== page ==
In their 2018 paper "Solid state drive forensics: Where do we stand?", Vieyra et al. discuss recovering deleted data from SSDs.

For their experiments, they wrote large amounts of text to twelve SSDs, then shift-deleted the files, and tried to recover data using X-Ways Forensics.

This graph shows how much data they were able to recover:

Percentage of recovered data

Here, I assume that drives 7 (75 % recovered) and 11 (100 % recovered) don't implement TRIM correctly.

Reading the paper, the authors seem to offer no implicit or explicit explanation on why they were able to recover any data from those SSDs.

One conjecture I can come up with for those sub-percent data recoveries: Some pages in the SSD are faulty from the beginning, meaning writing to other pages in the same block works fine, but the block cannot be erased due to the faulty pages inside it. Making the page read-only after the first write.
On the other hand, the SSD's FTL would probably copy those pages to a different block consisting of healthy pages, marking the original block as bad and hiding it from the OS.

What are possible explanations for the authors being able to recover small percentages of deleted data from SSDs?

1 Answer 1


TRIM isn't a security measure; it's an optimization. Writing over already used flash is often more expensive than writing over unused flash, and TRIM is designed to reset the flash such that writing it is faster and more efficient. It's goal isn't specifically to destroy the data from the disk.

The most likely explanation for this situation is that a small amount of data ended up in the OS journal as part of writing the data to disk and it wasn't overwritten. It's also possible that one or more blocks weren't fully cleared because the OS reused them right away before TRIM was issued. The OS isn't obligated to send TRIM at all, for example, since it's just an optimization.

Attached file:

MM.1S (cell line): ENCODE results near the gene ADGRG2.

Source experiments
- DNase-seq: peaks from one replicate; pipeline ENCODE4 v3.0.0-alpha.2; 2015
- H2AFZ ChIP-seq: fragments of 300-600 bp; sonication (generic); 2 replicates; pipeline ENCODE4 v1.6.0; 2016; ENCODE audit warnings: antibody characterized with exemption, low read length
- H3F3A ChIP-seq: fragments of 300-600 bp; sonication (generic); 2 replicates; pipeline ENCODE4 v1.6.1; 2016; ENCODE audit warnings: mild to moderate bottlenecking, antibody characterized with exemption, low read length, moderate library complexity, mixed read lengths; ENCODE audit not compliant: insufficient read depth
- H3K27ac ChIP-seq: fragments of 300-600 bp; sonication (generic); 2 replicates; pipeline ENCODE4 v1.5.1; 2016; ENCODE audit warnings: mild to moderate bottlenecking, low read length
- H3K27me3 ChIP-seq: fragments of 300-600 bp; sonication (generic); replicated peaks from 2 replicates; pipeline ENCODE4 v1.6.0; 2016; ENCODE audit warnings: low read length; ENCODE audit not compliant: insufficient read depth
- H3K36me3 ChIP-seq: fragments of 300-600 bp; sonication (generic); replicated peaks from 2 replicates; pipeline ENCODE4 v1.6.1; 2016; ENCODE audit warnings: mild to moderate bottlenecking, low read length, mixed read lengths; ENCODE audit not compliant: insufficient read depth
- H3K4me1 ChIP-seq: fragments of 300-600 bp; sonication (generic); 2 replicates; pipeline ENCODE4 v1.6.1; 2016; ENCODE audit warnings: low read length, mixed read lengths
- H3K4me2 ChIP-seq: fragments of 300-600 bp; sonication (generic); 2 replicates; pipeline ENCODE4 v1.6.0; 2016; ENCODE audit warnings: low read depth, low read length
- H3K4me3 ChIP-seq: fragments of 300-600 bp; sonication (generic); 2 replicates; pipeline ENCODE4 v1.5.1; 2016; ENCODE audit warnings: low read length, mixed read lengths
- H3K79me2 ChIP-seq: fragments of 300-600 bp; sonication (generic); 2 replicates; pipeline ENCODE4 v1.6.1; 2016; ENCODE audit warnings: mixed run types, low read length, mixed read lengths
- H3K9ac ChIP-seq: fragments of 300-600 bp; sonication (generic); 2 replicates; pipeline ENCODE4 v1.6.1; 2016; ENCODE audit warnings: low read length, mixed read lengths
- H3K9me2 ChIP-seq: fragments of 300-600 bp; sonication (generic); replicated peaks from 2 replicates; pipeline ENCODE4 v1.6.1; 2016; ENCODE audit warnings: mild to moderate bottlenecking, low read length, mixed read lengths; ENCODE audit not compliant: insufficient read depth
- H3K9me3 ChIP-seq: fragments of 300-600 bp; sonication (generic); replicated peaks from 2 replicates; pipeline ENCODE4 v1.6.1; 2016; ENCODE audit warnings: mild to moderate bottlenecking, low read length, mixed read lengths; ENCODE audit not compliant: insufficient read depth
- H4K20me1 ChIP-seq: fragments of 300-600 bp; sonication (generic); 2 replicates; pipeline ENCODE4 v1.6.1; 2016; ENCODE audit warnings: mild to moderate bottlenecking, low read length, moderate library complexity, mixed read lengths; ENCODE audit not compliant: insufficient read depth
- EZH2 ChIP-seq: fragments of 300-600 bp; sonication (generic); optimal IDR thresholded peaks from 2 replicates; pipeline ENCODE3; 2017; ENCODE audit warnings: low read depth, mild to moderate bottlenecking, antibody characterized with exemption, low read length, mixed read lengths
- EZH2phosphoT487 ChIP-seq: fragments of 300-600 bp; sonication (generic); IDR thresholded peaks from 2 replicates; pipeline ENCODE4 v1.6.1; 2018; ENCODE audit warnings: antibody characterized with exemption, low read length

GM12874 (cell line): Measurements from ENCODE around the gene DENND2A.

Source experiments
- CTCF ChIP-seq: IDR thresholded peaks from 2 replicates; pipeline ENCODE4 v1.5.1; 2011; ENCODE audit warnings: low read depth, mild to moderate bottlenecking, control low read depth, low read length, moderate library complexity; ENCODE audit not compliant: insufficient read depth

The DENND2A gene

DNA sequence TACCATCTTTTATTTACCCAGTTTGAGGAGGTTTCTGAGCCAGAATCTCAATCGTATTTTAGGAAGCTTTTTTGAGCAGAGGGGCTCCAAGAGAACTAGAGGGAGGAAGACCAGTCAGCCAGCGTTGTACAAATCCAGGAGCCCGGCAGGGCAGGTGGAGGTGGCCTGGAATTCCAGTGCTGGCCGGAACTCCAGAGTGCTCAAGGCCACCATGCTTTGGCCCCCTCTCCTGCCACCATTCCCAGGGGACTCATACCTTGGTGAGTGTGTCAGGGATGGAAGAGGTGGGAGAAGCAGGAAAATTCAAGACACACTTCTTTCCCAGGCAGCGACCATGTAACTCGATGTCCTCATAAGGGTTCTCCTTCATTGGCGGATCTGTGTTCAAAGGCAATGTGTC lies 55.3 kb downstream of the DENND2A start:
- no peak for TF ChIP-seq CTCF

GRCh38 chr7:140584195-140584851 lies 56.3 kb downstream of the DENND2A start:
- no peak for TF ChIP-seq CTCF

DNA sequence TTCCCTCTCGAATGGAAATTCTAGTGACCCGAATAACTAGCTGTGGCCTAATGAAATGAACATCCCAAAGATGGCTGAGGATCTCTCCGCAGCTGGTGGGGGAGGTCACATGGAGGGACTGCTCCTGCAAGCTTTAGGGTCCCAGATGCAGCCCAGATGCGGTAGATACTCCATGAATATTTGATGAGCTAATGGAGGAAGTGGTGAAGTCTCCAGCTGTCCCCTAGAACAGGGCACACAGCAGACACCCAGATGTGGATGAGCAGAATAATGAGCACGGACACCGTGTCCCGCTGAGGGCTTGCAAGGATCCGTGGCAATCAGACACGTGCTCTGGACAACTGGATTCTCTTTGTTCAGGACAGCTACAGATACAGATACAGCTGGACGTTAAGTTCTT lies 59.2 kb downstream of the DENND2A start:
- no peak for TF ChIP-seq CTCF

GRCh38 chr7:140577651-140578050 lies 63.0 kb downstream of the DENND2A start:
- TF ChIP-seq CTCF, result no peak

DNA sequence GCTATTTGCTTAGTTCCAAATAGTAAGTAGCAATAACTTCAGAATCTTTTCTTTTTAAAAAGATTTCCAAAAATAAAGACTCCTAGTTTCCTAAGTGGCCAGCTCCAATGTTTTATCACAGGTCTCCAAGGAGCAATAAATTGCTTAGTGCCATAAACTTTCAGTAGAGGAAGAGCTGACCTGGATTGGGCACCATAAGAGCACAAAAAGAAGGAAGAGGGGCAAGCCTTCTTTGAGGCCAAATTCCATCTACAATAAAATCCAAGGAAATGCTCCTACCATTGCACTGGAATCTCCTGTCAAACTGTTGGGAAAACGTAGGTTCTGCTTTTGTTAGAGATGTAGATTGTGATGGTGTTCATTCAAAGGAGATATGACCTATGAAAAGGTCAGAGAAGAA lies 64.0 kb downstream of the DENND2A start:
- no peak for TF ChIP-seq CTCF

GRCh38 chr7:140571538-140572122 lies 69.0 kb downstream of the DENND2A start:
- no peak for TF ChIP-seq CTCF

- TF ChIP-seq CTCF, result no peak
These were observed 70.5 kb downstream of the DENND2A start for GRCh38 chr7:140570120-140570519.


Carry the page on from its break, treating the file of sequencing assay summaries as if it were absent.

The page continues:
If you want to make sure that data on the disk is inaccessible to an attacker, then you must encrypt the disk. You should do this in software, because in general the standards for disk encryption (e.g., OPAL) don't sufficiently describe the cryptographic techniques to be used to ensure that the data is properly secured, and there are many examples where the encryption used in hardware or firmware is insecure.

  • Thanks for your answer! Regarding data being in the NTFS journal: I thought only metadata goes into the journal, not file content. Regarding the OS reusing blocks: Trying to better understand that scenario, let's say LBA #123 is 512 bytes in size and contains parts of the file that is deleted: 1. The user deletes the file. 2. Immediately afterwards, Windows decides it wants to write data to LBA #123. 3. Windows writes only a few bytes to that LBA #123, leaving some bytes of the deleted file available. Is this what you meant? Thanks again! Commented Oct 19, 2022 at 13:09
  • Whether actual data is journaled depends on the operating system and configuration. And yes, that's what I meant about reusing blocks.
    – bk2204
    Commented Oct 19, 2022 at 22:04

You must log in to answer this question.

Not the answer you're looking for? Browse other questions tagged .